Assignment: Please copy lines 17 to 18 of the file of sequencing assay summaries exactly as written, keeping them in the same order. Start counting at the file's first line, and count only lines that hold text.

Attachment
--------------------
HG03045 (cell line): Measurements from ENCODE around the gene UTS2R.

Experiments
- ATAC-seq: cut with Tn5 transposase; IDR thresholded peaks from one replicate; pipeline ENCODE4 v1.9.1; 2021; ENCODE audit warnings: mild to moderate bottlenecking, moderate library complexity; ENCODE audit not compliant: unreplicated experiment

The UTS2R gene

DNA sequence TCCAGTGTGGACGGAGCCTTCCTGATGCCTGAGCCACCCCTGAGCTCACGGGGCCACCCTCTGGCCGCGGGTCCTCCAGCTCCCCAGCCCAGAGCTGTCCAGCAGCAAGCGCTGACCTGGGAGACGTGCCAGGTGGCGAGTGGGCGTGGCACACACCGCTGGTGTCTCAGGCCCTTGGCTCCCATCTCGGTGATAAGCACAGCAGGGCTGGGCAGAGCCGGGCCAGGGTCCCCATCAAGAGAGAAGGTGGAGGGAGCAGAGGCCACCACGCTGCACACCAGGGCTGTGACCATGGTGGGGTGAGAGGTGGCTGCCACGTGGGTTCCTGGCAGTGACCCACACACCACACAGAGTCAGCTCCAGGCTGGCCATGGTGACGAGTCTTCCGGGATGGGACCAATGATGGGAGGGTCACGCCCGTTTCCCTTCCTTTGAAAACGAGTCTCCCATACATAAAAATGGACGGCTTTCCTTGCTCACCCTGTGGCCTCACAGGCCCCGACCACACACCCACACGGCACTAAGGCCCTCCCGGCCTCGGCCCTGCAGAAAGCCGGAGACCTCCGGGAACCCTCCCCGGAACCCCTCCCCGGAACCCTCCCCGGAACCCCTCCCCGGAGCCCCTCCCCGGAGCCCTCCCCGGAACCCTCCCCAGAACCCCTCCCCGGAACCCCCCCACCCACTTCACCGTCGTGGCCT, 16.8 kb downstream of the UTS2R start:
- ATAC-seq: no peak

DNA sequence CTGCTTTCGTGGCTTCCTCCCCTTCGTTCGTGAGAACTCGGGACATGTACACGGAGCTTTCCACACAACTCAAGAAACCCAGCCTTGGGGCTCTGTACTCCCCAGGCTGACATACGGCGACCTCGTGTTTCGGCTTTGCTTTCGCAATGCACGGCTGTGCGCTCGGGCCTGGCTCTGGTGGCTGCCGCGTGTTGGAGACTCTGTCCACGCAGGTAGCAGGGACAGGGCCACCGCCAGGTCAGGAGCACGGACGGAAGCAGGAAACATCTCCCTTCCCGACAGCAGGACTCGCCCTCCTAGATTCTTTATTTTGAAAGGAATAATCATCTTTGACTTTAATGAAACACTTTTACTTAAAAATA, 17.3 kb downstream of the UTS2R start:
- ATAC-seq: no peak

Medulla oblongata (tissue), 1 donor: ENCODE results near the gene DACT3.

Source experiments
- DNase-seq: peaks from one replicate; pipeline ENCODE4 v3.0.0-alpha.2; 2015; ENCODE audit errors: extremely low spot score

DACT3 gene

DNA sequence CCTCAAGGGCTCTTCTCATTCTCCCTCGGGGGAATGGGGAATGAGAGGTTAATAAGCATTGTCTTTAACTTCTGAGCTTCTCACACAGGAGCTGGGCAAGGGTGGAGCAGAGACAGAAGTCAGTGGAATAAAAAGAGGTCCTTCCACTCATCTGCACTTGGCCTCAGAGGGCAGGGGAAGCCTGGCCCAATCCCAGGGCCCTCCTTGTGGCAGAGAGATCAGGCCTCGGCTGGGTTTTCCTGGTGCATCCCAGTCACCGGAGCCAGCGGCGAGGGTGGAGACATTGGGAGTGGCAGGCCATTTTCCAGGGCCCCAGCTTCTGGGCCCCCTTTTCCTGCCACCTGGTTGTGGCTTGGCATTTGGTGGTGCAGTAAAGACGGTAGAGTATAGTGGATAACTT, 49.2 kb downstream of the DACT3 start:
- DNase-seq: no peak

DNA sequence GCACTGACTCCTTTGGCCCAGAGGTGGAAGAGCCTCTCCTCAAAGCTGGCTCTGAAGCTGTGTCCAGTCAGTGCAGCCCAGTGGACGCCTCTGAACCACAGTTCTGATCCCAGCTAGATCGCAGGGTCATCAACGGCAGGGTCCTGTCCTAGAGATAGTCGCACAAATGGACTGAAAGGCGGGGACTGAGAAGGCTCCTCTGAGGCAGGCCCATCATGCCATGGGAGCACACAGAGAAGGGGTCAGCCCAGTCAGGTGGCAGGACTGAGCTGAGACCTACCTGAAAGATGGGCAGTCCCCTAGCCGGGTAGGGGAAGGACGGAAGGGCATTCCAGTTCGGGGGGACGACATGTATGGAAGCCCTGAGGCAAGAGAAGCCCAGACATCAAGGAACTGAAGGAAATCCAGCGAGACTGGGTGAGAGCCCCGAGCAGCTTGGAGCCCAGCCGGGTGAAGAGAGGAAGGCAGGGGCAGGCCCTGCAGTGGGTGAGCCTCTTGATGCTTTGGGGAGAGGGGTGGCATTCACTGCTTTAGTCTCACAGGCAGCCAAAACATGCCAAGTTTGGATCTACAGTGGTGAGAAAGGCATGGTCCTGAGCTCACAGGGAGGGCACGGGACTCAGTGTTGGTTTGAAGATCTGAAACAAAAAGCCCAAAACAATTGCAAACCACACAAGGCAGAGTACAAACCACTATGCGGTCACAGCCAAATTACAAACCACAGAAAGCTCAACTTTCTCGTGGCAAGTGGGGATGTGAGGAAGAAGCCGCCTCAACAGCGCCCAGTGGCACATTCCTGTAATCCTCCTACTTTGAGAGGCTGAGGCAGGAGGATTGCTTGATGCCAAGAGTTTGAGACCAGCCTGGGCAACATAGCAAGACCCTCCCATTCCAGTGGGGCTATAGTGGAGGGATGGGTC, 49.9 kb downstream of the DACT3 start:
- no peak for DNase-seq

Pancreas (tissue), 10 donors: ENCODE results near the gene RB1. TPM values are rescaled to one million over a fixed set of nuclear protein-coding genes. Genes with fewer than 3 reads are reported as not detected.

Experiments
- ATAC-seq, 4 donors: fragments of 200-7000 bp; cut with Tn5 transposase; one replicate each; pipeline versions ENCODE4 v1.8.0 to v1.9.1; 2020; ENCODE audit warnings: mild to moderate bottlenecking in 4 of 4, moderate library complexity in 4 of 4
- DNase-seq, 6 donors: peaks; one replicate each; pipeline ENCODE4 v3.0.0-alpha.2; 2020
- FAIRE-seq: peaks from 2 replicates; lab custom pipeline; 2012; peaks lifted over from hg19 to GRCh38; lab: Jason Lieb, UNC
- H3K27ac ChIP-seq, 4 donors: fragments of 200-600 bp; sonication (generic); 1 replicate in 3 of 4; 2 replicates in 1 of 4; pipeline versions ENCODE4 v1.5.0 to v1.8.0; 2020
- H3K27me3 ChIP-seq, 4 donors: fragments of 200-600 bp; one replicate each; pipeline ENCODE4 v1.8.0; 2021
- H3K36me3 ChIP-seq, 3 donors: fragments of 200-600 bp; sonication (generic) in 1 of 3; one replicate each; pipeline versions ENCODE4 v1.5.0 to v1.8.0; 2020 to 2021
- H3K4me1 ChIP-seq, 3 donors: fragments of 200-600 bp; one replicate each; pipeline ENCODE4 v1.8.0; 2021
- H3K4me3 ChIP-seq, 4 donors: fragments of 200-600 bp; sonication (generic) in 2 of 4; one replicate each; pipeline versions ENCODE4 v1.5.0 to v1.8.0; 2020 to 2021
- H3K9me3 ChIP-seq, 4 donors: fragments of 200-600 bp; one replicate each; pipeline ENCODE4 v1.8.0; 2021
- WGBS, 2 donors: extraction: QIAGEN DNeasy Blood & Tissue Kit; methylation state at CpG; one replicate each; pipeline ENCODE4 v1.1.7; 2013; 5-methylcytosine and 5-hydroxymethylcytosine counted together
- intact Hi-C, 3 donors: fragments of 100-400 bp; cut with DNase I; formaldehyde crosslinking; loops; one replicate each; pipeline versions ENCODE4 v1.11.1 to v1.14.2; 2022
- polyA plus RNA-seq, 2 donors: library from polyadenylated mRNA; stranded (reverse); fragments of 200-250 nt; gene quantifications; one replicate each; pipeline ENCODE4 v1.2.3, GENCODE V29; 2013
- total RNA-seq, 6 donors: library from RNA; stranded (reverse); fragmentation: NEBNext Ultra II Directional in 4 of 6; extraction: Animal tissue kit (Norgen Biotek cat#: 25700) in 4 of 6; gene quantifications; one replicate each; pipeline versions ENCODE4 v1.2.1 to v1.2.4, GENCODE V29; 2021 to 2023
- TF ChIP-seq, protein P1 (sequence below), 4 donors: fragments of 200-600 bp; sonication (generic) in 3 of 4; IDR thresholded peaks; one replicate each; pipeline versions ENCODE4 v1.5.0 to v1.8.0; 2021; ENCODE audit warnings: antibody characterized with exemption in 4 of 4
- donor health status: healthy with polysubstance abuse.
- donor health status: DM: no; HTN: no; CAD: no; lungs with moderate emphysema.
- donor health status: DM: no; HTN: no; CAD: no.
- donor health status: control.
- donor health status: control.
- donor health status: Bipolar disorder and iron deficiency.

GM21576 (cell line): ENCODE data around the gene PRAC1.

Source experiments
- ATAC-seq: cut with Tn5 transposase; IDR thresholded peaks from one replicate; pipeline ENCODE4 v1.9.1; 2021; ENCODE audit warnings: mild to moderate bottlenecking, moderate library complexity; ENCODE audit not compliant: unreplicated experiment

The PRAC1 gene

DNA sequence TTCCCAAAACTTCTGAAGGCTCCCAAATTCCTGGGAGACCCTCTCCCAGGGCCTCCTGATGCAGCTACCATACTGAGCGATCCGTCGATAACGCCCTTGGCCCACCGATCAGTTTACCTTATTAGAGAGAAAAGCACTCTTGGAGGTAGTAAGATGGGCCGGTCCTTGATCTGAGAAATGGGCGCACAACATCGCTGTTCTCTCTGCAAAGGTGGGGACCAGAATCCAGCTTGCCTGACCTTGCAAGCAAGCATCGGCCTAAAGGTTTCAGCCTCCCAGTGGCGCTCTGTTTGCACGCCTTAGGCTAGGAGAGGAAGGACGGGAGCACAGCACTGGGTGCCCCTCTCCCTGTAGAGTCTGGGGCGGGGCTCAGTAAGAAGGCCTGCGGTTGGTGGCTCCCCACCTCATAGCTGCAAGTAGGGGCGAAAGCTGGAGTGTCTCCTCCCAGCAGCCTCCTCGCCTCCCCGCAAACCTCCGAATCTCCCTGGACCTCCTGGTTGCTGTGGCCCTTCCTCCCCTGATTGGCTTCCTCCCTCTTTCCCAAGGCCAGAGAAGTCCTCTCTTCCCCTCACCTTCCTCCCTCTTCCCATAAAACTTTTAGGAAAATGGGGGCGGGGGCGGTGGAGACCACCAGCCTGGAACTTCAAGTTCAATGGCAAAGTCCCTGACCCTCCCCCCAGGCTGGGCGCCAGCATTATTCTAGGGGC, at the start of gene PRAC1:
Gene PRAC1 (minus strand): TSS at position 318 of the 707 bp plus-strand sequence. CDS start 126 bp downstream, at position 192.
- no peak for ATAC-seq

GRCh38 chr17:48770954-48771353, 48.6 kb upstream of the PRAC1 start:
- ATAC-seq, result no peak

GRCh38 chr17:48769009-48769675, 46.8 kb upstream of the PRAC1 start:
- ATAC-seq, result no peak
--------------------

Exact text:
Pancreas (tissue), 10 donors: ENCODE results near the gene RB1. TPM values are rescaled to one million over a fixed set of nuclear protein-coding genes. Genes with fewer than 3 reads are reported as not detected.

Experiments